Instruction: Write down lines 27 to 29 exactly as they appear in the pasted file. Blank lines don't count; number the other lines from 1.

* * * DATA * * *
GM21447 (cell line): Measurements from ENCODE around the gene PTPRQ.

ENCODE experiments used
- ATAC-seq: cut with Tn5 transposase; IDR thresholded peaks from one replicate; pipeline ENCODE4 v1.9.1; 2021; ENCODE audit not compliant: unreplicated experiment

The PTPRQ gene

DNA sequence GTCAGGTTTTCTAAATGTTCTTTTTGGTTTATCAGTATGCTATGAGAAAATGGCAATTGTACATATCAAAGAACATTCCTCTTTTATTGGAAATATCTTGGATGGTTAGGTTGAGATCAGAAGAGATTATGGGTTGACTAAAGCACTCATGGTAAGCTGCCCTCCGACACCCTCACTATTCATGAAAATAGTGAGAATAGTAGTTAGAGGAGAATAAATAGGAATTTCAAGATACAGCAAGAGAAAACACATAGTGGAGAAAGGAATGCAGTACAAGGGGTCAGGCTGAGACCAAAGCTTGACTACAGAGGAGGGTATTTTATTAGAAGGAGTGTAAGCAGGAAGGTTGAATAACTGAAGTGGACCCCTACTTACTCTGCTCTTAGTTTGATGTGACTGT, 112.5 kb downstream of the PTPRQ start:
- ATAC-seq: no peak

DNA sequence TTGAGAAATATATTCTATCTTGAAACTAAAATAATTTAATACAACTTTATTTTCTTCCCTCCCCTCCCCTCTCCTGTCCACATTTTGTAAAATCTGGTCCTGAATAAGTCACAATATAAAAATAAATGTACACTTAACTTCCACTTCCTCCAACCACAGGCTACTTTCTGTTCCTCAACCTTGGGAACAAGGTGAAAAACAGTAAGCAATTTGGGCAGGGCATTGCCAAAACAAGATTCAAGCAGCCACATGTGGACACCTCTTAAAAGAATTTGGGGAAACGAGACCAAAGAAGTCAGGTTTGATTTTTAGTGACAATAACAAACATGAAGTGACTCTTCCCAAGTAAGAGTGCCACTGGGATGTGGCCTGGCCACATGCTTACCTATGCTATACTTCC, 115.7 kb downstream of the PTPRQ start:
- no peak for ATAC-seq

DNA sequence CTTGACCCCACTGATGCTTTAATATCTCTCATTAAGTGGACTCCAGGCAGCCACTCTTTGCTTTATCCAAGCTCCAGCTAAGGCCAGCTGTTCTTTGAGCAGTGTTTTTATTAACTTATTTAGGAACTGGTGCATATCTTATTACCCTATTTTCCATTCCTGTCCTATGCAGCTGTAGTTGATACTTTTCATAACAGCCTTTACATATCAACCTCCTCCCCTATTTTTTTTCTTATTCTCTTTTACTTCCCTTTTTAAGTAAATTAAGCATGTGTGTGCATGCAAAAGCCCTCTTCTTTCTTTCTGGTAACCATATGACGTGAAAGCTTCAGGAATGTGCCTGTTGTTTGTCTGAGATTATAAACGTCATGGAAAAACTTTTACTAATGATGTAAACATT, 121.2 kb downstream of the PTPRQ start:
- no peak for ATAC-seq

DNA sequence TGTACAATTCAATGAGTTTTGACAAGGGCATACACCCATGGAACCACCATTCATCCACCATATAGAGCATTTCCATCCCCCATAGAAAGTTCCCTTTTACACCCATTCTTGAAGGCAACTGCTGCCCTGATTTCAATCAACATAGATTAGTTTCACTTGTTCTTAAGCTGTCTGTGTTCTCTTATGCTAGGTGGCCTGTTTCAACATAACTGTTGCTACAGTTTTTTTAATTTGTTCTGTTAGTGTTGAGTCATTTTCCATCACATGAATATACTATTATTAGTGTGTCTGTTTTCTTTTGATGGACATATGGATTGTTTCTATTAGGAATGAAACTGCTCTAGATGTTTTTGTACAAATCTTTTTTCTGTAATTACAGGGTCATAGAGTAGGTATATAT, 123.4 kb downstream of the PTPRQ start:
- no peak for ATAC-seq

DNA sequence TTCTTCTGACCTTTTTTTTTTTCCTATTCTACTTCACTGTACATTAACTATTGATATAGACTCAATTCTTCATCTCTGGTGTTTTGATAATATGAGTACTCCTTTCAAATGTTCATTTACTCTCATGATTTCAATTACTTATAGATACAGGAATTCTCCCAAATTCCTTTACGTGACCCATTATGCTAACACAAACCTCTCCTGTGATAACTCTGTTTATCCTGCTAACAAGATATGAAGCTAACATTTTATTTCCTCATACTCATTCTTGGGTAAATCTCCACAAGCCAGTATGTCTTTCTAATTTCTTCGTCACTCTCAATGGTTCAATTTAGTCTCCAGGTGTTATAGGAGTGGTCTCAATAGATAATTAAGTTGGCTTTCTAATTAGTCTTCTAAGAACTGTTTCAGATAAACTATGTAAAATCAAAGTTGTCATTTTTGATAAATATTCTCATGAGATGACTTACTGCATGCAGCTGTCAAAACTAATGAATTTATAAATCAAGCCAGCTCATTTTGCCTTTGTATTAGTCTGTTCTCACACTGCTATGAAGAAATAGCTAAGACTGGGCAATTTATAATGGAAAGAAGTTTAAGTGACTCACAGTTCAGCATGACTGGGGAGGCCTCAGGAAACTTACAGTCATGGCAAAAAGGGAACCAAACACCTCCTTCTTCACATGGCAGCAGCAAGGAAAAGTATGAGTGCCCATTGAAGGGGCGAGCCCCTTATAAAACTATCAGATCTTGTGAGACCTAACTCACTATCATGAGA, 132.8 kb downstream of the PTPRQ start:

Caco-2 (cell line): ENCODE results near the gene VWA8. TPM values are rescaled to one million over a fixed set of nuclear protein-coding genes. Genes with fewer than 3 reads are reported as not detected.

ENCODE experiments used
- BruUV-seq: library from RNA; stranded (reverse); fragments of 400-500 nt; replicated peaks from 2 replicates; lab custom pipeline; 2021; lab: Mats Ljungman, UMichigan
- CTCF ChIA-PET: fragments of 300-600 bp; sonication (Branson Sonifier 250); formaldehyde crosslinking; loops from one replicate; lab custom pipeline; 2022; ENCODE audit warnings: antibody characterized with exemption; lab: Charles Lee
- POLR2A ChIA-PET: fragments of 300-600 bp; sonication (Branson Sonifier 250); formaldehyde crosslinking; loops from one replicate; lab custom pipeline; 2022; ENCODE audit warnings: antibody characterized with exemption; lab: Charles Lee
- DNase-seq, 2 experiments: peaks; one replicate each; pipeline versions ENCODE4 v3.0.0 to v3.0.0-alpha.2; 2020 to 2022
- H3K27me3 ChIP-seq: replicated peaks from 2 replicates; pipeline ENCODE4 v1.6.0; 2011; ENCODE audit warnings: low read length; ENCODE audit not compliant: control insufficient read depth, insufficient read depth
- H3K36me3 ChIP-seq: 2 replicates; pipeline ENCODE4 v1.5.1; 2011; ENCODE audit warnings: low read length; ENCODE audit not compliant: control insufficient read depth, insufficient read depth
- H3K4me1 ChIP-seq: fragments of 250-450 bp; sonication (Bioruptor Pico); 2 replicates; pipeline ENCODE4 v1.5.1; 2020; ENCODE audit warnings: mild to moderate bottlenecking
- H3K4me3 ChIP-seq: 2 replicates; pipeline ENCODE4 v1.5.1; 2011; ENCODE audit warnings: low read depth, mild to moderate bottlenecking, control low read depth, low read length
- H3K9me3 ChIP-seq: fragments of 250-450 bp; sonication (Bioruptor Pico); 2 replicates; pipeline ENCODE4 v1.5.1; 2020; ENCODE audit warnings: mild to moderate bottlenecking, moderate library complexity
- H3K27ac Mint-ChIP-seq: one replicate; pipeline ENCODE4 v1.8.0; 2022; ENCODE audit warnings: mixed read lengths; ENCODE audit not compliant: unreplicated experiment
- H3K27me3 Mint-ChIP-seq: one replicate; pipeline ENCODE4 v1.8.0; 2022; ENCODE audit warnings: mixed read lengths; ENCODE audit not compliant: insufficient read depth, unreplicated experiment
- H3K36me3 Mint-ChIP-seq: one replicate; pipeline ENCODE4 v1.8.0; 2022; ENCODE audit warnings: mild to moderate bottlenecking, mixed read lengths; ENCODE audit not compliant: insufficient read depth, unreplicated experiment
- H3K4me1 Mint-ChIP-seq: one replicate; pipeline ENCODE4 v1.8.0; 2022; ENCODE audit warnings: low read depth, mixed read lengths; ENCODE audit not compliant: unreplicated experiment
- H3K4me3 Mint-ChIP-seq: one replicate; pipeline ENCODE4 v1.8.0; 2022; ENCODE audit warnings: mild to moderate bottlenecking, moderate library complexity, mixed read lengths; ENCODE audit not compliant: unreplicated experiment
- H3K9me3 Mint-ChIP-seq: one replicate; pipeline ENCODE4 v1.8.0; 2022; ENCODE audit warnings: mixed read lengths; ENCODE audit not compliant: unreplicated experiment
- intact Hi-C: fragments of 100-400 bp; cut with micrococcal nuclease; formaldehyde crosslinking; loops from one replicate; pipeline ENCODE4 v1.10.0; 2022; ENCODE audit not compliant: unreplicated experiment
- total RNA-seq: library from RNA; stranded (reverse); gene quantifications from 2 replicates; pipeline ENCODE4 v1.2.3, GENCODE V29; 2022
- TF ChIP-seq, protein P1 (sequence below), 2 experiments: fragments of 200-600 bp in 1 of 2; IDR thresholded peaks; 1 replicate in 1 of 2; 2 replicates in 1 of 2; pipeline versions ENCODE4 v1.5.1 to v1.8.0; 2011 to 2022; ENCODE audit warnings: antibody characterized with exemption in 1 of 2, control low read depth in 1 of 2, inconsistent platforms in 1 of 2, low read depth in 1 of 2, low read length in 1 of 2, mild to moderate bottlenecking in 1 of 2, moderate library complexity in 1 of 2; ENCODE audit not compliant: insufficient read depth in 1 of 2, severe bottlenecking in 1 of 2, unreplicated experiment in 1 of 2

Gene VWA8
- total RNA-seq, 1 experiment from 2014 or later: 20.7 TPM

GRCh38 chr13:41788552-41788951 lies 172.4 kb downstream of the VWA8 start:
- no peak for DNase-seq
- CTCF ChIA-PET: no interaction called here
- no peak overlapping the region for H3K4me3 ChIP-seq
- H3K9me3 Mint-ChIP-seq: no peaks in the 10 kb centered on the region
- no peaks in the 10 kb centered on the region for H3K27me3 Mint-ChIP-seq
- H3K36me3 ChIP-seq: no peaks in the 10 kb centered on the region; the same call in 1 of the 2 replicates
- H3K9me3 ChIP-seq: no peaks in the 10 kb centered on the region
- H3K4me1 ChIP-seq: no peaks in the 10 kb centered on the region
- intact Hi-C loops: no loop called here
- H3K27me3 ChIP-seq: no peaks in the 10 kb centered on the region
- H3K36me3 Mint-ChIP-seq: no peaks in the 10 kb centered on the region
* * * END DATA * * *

- H3K36me3 Mint-ChIP-seq: one replicate; pipeline ENCODE4 v1.8.0; 2022; ENCODE audit warnings: mild to moderate bottlenecking, mixed read lengths; ENCODE audit not compliant: insufficient read depth, unreplicated experiment
- H3K4me1 Mint-ChIP-seq: one replicate; pipeline ENCODE4 v1.8.0; 2022; ENCODE audit warnings: low read depth, mixed read lengths; ENCODE audit not compliant: unreplicated experiment
- H3K4me3 Mint-ChIP-seq: one replicate; pipeline ENCODE4 v1.8.0; 2022; ENCODE audit warnings: mild to moderate bottlenecking, moderate library complexity, mixed read lengths; ENCODE audit not compliant: unreplicated experiment